This case study explores how Basildon Borough Council developed a positive performance management culture based on transparency, ‘no blame’, and ownership of the process across all levels of the organisation.
Basildon Borough Council’s approach to performance management is based on the ‘plan-do-review-improve’ cycle (outlined below) which is based on the ‘plan–do–check–adjust’ (PDCA) design and management method.
The ‘plan do review improve’ cycle
- Plan – develop a strategy or plan
- Do – implement the strategy or plan
- Review – monitor the implementation of the strategy or plan
- Improve – revise the strategy or plan
Basildon Borough Council’s performance management framework outlines how the council will ensure that it achieves the vision and priorities set out in its corporate plan. The framework recognises both the diversity of the council’s business, and that services already respond to a wide range of other performance management requirements (such as statutory returns, partnership working arrangements, and different legal, regulatory or policy frameworks). As such, it builds on what is already in place.
The council’s policy decisions are taken through the established committee system. The chief executive then identifies how and when these decisions will be delivered and the resources needed to do so, and structures the council accordingly. The council’s strategic leadership team (SLT) drives the importance of performance management from the top, ensures that the organisation is clear about its aims and that priorities within the corporate plan are delivered.
A process of change
The performance management culture at Basildon has changed and developed significantly over recent years. Starting with an outcomes-based accountability approach, it was considered important for managers and teams to be part of the process of change rather than having it imposed upon them.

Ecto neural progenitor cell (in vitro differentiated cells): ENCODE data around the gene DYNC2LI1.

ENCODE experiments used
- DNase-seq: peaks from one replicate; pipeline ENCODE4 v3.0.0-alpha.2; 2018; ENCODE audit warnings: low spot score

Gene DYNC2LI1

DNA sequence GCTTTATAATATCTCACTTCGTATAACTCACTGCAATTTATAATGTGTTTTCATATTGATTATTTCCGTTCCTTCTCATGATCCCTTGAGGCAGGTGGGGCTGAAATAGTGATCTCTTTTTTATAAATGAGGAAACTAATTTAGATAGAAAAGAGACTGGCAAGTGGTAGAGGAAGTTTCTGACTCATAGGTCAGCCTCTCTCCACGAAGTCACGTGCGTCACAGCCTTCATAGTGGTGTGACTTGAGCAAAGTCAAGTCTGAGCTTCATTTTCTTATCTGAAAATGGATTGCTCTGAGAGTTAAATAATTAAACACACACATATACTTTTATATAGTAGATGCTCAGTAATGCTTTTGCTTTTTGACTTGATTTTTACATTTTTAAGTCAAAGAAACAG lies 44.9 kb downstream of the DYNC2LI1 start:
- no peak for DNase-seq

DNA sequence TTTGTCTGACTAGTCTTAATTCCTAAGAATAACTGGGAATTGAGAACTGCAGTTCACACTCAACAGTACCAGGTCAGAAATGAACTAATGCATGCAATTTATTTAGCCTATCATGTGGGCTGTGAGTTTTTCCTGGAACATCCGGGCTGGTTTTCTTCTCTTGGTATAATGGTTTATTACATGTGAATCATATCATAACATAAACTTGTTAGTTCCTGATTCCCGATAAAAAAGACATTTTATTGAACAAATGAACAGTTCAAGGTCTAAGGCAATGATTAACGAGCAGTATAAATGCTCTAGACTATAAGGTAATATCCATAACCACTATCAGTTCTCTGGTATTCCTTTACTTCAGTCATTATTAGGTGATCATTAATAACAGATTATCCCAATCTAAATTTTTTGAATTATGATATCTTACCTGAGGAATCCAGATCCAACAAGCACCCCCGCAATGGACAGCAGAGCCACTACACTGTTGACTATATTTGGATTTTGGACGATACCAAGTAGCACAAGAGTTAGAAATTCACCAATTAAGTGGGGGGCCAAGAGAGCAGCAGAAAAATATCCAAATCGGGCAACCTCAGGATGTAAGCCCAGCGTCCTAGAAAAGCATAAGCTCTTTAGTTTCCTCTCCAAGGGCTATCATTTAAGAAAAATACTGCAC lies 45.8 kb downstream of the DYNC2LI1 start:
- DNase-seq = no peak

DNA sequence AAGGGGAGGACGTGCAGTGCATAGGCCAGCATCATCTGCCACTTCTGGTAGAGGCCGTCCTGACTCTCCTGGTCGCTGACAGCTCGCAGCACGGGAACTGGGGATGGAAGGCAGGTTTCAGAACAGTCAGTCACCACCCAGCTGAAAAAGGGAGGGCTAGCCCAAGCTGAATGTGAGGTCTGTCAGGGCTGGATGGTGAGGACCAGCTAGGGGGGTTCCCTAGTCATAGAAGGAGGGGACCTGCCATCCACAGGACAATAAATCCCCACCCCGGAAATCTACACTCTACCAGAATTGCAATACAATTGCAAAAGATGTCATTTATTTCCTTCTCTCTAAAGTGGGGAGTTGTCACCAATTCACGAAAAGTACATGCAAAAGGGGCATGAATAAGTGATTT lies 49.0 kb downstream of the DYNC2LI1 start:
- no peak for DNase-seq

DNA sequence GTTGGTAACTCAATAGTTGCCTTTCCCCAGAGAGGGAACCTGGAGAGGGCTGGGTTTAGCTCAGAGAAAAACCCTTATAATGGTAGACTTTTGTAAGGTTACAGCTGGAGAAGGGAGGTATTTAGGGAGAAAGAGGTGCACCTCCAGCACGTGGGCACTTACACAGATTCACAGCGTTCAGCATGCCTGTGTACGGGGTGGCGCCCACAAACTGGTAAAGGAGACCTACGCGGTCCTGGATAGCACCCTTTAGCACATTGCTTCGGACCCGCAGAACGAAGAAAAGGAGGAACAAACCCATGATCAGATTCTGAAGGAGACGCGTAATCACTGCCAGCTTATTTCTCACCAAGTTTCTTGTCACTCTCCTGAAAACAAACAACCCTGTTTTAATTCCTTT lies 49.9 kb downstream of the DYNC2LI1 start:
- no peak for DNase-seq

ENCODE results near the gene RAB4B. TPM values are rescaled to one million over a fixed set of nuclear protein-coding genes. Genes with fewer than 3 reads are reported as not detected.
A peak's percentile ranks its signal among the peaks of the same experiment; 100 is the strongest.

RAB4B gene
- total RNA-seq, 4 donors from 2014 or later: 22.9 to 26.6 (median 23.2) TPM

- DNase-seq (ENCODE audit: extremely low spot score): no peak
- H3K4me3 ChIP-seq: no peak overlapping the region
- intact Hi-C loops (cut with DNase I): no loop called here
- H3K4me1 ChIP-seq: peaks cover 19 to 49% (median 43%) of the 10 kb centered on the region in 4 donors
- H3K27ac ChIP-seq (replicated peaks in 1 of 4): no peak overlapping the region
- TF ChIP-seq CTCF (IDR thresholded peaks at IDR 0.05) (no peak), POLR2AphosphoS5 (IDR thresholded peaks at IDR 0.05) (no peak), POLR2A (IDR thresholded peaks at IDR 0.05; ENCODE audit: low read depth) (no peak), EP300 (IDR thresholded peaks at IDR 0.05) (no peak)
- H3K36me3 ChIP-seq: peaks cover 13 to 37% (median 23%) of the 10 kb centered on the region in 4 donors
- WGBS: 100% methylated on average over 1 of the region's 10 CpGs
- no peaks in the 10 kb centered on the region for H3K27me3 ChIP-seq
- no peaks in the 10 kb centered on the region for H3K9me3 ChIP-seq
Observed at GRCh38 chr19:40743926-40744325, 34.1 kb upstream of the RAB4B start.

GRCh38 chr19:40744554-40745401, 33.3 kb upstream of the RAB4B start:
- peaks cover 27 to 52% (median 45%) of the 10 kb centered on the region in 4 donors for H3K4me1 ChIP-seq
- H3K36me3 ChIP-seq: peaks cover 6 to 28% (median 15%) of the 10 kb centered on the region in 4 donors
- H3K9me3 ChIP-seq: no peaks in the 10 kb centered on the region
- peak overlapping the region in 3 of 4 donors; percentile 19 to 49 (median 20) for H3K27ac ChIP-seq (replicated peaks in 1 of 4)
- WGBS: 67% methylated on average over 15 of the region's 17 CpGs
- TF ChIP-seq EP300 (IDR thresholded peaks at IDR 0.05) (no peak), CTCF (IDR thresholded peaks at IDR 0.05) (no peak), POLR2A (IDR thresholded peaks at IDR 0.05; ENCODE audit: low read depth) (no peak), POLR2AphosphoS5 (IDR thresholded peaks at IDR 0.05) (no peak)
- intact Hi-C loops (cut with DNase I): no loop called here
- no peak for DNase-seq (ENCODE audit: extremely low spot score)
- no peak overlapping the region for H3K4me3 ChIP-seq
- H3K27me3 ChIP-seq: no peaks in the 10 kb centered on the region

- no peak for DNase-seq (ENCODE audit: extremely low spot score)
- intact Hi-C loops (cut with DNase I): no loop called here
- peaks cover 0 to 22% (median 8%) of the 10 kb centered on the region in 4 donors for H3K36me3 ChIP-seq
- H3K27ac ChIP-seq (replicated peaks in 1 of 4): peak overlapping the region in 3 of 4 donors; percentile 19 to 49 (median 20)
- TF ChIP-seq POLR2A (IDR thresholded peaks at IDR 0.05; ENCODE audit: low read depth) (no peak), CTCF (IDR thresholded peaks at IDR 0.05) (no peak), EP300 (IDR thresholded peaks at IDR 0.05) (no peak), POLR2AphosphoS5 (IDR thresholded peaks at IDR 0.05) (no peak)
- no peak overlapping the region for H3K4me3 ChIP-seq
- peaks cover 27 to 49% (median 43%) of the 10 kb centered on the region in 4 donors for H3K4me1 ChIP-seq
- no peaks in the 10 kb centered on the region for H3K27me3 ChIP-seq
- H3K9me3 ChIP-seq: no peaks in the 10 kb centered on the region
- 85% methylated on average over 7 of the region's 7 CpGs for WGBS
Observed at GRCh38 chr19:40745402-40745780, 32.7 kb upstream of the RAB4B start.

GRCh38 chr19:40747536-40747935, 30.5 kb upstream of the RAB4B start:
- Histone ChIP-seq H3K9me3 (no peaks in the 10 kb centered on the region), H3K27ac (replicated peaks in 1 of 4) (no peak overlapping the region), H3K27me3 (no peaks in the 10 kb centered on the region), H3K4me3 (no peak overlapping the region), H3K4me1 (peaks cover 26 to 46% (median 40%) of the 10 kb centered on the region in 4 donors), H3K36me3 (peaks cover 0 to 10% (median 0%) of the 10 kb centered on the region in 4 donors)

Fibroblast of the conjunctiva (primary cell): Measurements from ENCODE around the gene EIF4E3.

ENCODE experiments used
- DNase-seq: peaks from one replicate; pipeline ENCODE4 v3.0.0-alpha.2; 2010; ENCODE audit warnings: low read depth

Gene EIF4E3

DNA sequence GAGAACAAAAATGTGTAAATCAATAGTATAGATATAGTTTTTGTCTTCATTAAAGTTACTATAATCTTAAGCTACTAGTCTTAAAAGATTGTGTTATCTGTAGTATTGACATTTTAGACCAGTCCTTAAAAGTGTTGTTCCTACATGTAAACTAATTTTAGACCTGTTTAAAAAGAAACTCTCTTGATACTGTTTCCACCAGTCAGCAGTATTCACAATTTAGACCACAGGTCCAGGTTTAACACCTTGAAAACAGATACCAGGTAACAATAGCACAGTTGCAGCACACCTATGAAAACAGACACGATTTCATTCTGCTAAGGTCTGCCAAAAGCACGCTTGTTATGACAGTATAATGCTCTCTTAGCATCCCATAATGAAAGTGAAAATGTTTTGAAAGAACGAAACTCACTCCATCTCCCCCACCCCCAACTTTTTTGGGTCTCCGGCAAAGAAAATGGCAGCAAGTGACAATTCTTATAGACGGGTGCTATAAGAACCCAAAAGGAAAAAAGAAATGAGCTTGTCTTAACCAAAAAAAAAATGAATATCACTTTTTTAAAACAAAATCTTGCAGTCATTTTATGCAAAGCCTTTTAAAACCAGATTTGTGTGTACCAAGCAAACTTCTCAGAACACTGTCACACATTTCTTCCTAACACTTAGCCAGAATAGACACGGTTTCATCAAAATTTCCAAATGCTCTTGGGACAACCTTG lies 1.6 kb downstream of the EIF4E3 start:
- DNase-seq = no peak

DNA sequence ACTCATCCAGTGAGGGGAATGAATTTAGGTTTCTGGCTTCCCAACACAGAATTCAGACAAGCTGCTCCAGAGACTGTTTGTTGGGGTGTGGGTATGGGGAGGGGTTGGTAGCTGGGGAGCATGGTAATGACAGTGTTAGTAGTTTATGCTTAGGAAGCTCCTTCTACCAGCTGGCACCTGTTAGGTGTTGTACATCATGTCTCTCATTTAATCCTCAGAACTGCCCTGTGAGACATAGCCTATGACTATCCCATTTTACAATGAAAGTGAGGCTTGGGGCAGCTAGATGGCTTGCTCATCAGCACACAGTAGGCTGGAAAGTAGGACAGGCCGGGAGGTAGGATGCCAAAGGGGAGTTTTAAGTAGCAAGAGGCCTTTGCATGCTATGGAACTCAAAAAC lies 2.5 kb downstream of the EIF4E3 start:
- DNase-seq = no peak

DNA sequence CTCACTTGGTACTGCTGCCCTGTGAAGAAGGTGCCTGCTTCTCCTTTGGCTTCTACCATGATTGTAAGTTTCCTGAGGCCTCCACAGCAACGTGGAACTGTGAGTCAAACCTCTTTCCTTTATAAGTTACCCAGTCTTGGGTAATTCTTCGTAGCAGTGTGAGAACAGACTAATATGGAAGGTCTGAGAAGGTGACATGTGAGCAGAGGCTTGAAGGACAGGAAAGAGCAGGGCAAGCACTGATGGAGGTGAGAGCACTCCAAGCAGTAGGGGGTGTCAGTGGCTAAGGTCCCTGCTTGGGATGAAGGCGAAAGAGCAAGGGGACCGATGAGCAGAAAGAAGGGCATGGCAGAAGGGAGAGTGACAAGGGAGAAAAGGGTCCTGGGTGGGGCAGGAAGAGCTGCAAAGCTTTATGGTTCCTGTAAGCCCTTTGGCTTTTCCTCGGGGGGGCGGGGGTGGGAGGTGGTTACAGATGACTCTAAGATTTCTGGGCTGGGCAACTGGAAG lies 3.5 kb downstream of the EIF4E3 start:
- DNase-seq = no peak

Workshops were held by the programme and performance team (working with directors, managers and teams) to change the way the organisation looked at performance.
In particular, they looked at 'exceptions' – incidences of particularly good or poor performance.
The council is creating a transparent reporting system in which services are more assured of sharing areas of under-performance. This is supported by a ‘no blame’ culture, and support is made available in order to prevent problems or provide intervention, as needed.
The council continues to develop its existing performance management system, Pentana, as the main tool for performance management data and reporting. This enables users to view and update performance in one place and be able to monitor and manage performance on a wider scale. The system is further linked to live reports held in alternative systems (Microsoft Power BI, Microsoft Office, and so on).
The council takes a 'balanced scorecard' approach to performance management. The corporate balanced scorecard is broken down into four themes as set out in the corporate plan:
- fit-for-purpose organisation.
Under each theme, an outline is provided listing:
- project and performance indicators supporting the delivery of the outcomes within the corporate plan
- any associated risks.
The scorecard also includes an overarching section on governance and assurance.